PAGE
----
DOES LABOUR FORCE PARTICIPATION ENHANCE
AUTONOMY OF POOR WOMEN? EVIDENCE
FROM TAMIL NADU, INDIA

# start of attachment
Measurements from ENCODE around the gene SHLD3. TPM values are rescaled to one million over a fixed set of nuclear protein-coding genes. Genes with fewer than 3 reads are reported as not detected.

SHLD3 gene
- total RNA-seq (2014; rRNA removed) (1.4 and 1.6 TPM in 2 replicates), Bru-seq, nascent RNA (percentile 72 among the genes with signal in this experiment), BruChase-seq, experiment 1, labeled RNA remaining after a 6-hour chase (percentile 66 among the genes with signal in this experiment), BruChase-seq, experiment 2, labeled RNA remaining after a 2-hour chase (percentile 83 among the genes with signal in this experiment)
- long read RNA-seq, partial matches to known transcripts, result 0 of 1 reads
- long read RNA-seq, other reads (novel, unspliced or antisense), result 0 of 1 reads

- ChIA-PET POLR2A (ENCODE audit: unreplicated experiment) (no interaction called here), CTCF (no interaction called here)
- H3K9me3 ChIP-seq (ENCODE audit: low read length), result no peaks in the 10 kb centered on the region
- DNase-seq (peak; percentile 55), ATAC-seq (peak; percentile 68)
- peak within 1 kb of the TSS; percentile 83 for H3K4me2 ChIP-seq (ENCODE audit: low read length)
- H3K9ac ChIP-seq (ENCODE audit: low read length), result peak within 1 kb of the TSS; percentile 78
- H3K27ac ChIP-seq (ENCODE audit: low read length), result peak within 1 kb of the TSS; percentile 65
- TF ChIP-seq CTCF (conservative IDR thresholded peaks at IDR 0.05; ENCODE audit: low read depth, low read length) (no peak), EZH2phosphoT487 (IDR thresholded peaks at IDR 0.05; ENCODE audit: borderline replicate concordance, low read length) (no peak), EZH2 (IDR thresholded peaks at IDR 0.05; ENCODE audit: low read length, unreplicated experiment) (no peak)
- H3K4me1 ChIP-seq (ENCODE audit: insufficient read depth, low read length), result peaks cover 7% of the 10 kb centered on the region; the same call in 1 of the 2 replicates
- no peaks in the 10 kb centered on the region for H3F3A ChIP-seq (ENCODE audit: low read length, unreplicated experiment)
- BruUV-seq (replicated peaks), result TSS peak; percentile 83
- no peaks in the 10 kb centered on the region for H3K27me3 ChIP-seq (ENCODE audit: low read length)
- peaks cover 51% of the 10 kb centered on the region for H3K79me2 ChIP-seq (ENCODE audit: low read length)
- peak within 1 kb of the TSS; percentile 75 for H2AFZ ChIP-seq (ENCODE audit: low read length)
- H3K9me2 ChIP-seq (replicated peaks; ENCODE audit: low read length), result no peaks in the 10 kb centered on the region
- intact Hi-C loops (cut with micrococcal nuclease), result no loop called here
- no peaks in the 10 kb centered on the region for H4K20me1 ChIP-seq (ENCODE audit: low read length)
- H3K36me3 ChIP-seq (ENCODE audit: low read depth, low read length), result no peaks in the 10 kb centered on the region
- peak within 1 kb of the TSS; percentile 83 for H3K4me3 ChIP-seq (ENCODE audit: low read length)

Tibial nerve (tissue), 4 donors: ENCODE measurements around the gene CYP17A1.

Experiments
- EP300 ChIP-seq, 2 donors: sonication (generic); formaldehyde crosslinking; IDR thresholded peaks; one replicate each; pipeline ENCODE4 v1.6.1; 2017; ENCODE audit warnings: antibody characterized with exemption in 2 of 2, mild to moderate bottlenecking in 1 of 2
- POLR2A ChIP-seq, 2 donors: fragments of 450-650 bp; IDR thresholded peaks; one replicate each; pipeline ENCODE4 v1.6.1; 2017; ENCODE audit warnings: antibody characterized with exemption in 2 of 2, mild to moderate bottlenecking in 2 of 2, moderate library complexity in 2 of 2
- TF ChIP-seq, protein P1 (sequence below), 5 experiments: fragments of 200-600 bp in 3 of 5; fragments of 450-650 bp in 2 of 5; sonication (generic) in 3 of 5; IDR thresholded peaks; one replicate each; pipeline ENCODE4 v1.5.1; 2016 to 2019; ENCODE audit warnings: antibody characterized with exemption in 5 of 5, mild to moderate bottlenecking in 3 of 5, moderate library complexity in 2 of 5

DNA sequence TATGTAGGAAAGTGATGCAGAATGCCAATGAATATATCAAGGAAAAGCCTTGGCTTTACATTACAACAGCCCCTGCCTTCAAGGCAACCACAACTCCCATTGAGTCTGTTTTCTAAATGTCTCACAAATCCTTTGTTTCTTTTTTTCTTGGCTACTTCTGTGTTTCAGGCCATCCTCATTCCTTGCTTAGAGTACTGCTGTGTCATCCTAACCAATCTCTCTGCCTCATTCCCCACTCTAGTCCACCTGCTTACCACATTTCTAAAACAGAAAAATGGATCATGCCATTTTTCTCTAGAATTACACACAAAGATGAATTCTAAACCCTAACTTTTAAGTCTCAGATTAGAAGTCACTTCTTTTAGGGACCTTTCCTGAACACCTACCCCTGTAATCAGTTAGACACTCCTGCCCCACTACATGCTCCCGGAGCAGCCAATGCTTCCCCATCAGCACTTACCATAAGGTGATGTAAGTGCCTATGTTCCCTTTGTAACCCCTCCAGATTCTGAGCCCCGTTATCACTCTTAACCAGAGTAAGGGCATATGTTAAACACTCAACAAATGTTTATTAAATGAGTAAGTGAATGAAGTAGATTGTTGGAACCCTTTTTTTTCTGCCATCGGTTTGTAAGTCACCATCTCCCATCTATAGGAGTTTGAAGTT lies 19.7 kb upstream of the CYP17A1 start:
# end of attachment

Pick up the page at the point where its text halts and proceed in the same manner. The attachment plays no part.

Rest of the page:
AbstractThis paper examines whether female participation in the labour force enhances the autonomy of women in poor populations. The data are from a survey of 529 women in urban slums and rural Scheduled Caste settlements in Tamil Nadu, India. In order to see whether working women play a greater role than non-working women do in household decisions, information on women's role in various social and economic activities was obtained. In most activities, a large proportion of working women have a greater say than non-working women in urban areas, but working women in rural areas do not have such an advantage. Factor analysis was carried out to identify key factors of autonomy. Mean factor scores were significantly higher for poor working women than for non-working women in the urban areas, but not in the rural areas. Results of regression analysis using predicted factor scores showed that in urban areas work participation enhances female autonomy even after controlling for other socio-economic and demographic factors. But this was not true in the case of rural women. Thus, female participation in the labour force seems to act differently on autonomy in urban and rural areas.